Sunday, 12 June 2011

GCC officials  still determined  to end Yemen crisis 

GCC ministers still determined  to end Yemen crisis 

Source : Arab News, 
RIYADH: Foreign ministers of the six-nation Gulf Cooperation Council (GCC) will discuss ways and means on Tuesday to restore peace in neighboring Yemen in their first meeting after Ali Abdullah Saleh, the Yemeni president, was airlifted to Riyadh for treatment on June 3.

“The GCC ministerial meeting, to be held in Jeddah, will also discuss other major regional developments,” said Ahmed Al-Kaabi, a spokesman of the GCC General Secretariat.

The foreign ministers, in a renewed effort to mediate in Yemen, will hold talks on the fate of the GCC-brokered deal in their meeting at a time when all top Yemeni leaders are recovering in Saudi Arabia after they were severely wounded in a blast recently in Sanaa, said Al-Kaabi. On the health condition of Saleh, a Yemeni diplomatic source, said that the president, who had surgery at Riyadh Armed Forces Hospital recently, is “recovering steadily.” “We expect the president to transition from the current stage to a normal stage soon,” he added. He said: “President Saleh’s overall medical condition continues to improve in a satisfactory manner with no major complications reported.” But, an AFP report said Saturday that Saleh was in poor health condition and was suffering from breathing problems. “Saleh suffers problems in the lungs and respiration,” said the report, quoting an informed source in Riyadh.

Referring to the agenda of the GCC foreign ministers meeting, Al-Kaabi said that this ministerial session comes at a critical time, when several countries in the region are witnessing political uprisings. The meeting also comes a day after the third GCC-EU Economic Dialogue that concluded its deliberations within the framework of the implementation of a joint action program. The EU and the US have also been backing GCC efforts for smooth transfer of power in Yemen.

He said that the GCC foreign ministers would review the joint GCC mediation effort to put an end to the crisis in Yemen. To this end, the GCC spokesman noted that the Gulf states had been shifting to “an era of closer coordination in foreign affairs” especially now when the Arab political landscape is rapidly changing. On the deliberations of the GCC-EU economic dialogue, Al-Kaabi said that the dialogue concluded with an agreement on a joint action plan.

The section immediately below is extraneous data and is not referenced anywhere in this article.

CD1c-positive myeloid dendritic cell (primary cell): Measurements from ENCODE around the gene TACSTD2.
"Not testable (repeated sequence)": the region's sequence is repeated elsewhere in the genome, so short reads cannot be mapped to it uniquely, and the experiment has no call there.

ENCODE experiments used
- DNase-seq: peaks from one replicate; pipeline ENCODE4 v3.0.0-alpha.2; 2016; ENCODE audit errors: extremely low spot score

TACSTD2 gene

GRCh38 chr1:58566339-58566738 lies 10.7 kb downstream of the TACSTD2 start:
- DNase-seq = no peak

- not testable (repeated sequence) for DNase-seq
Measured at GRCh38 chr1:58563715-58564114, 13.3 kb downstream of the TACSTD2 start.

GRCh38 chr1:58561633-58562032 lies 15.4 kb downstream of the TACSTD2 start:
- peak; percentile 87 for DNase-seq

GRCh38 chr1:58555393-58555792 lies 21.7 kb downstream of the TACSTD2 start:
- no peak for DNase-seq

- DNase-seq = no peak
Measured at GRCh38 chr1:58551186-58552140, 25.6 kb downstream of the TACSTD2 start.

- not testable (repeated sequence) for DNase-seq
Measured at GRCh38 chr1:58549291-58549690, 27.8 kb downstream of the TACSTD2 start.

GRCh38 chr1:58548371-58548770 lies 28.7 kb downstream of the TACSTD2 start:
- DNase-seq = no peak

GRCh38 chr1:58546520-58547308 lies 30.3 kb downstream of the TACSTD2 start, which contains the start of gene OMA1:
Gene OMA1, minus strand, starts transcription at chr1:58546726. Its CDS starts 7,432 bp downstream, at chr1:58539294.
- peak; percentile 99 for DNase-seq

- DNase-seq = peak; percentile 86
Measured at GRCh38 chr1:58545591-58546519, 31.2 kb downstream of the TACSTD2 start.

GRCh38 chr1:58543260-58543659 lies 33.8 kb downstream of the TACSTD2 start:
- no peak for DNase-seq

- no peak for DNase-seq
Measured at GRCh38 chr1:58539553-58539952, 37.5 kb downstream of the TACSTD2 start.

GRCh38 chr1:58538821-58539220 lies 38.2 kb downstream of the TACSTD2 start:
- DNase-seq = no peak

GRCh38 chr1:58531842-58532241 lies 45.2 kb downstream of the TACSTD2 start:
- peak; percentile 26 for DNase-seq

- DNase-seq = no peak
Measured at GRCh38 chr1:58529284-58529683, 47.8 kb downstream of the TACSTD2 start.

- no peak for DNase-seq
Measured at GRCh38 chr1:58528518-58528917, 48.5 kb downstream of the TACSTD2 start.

The two sides discussed various issues including developments in the EU countries, such as the sovereign debts’ question of Greece and impact of this crisis on the single European currency, said a statement released by the GCC General Secretariat. The GCC-EU talks also dealt with inter-investments, development aid, the GCC plan for integration of the financial markets and amendments of the EU regulations for coping with the global financial crisis.

It was not immediately known whether the subject of the pending GCC-EU free trade agreement came up for discussions. In fact, the EU’s delay in signing a free trade agreement after 20 years of negotiations has led to a decline in trade between the two blocs. On GCC-EU relations, Dr. Abdul Aziz Al-Uweishek, director general of the international economic relations at the GCC General Secretariat, said that there was a need to forge closer ties.

He expressed hopes and happiness, saying that the EU states, “have begun recovering from the economic crisis and are posted to realize growth in 2011.” As for the GCC countries, the situation is better and the GCC as a whole is forecasted to post an eight percent growth in 2011, he noted. Participants in the dialogue included GCC officials from the ministries of finance, monetary institutions, central banks and GCC General Secretariat, as well as a number of experts and senior officials from the EU and European Central Bank.

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